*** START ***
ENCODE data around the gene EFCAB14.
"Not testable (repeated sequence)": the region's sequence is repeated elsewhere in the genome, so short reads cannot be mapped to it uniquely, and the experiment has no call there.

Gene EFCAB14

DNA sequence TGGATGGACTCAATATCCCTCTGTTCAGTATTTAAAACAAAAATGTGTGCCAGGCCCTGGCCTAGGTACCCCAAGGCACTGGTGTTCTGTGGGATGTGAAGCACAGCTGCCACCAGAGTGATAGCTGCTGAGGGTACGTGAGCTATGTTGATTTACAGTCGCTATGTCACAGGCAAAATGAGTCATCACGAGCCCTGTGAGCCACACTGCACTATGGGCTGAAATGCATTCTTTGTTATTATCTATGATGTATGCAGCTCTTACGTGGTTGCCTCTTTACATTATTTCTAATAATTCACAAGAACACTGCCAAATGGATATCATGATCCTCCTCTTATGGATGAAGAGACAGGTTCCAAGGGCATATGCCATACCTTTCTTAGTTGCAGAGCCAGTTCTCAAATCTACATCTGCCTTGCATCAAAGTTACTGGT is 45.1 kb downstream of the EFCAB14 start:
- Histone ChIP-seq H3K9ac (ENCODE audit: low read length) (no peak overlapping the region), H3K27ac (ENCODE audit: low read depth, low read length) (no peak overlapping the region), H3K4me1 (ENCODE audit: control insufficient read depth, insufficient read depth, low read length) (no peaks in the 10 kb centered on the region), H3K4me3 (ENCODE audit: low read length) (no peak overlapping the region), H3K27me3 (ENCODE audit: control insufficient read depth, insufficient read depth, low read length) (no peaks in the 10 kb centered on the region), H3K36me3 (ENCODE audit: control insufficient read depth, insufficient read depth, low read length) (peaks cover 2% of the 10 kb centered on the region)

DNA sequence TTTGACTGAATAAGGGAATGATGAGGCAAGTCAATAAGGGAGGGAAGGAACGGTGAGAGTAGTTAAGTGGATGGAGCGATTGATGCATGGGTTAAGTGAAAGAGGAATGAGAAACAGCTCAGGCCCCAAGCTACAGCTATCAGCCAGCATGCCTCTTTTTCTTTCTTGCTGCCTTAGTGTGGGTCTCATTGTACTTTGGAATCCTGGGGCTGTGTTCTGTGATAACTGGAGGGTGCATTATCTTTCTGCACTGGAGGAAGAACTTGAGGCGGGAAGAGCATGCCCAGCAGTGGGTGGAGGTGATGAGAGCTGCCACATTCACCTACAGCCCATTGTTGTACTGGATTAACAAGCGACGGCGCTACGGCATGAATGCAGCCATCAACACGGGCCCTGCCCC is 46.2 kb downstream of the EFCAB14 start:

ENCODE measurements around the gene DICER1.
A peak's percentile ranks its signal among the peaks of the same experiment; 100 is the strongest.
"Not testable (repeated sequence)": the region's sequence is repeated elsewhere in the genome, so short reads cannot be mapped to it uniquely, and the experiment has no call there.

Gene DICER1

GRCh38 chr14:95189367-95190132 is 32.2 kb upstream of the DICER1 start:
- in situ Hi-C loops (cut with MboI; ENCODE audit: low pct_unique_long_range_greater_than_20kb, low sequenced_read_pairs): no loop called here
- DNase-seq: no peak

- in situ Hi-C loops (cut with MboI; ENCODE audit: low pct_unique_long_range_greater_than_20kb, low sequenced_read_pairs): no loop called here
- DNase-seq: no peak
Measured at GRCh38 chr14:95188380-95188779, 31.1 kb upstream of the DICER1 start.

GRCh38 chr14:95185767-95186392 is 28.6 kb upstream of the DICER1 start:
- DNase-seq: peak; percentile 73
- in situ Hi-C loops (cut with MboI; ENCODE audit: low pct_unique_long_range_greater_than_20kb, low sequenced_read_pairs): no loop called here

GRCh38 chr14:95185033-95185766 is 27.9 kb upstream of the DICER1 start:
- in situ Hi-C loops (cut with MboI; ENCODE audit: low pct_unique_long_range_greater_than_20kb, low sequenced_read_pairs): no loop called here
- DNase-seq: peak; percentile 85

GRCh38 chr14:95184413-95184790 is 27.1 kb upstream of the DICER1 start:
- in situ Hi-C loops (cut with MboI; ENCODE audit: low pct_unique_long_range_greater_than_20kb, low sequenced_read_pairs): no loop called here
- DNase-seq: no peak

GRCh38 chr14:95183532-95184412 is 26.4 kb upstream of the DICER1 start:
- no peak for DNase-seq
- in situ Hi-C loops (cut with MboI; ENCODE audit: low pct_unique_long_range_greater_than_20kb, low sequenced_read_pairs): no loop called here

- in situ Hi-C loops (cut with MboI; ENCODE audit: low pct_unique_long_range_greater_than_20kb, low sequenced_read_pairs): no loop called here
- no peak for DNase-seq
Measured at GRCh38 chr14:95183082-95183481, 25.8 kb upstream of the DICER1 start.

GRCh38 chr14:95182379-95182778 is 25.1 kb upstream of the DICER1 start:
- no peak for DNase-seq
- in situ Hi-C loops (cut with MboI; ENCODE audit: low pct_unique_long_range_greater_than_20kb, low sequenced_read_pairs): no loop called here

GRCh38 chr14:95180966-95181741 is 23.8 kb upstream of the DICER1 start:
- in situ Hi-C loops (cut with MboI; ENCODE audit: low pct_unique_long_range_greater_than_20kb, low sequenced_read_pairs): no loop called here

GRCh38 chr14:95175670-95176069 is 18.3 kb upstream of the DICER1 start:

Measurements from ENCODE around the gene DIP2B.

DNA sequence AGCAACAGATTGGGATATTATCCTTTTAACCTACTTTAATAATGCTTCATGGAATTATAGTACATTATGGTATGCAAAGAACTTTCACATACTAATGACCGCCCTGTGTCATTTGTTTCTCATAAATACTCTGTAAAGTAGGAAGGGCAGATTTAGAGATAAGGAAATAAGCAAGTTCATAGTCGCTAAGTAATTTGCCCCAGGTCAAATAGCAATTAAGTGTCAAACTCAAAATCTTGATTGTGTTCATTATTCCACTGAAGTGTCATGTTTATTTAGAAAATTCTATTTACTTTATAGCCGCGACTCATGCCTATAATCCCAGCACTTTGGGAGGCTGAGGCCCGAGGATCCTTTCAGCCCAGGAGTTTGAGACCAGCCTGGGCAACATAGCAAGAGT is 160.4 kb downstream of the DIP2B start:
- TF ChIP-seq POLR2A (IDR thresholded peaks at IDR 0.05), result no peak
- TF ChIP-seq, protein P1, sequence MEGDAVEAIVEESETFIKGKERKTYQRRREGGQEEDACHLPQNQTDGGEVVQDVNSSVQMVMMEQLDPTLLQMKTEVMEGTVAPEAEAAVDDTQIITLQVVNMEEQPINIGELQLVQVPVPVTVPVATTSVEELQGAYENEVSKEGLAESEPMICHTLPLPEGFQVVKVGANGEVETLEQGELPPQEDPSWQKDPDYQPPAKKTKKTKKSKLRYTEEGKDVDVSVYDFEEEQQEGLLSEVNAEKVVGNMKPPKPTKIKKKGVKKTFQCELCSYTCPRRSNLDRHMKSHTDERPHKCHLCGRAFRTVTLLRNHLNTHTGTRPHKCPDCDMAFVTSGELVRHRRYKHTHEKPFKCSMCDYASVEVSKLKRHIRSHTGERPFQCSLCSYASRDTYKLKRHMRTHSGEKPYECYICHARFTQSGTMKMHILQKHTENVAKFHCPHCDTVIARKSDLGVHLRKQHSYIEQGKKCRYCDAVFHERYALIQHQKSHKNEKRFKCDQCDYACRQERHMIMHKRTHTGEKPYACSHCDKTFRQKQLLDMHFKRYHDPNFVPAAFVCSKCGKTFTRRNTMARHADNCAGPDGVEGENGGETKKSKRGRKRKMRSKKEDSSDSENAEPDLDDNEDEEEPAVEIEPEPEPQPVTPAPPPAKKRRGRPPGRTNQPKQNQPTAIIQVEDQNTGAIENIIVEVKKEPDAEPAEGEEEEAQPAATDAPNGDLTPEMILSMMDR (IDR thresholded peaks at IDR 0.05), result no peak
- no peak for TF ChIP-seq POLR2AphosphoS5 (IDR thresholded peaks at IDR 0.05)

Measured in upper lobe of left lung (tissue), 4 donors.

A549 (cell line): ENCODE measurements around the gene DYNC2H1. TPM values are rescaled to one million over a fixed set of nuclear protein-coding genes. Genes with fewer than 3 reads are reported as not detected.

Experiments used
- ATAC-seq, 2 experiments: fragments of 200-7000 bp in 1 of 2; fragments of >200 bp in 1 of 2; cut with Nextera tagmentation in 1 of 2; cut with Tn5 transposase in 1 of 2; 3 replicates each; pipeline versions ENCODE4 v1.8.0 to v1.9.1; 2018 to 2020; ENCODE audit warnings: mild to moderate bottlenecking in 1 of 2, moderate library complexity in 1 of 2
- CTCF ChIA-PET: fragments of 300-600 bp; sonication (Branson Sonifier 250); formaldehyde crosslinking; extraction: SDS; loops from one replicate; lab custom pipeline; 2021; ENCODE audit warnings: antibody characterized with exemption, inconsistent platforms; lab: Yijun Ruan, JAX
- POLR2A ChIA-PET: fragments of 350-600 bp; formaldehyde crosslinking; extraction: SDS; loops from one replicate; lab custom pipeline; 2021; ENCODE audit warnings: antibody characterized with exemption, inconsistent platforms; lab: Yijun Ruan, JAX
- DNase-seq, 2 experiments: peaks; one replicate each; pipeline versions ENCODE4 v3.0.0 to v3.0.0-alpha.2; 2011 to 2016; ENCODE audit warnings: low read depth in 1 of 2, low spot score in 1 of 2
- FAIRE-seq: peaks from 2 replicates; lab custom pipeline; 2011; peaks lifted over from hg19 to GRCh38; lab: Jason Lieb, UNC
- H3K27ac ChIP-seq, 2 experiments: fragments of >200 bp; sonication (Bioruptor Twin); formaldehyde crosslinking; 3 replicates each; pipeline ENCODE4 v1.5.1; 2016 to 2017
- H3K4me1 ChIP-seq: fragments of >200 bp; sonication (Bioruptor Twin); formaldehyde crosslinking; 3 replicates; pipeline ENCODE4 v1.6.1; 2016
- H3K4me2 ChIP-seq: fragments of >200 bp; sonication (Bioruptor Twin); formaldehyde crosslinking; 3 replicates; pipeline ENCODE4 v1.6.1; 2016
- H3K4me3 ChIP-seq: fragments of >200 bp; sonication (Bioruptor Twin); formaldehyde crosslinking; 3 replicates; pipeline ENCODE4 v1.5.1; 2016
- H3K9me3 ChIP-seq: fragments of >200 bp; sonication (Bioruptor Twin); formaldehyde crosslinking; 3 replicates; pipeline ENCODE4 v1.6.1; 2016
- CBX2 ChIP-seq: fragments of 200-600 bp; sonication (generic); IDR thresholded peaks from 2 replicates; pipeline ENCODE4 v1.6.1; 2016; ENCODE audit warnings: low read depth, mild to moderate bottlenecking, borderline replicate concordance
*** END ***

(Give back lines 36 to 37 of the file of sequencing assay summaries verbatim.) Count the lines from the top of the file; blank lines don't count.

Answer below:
- in situ Hi-C loops (cut with MboI; ENCODE audit: low pct_unique_long_range_greater_than_20kb, low sequenced_read_pairs): no loop called here

GRCh38 chr14:95175670-95176069 is 18.3 kb upstream of the DICER1 start: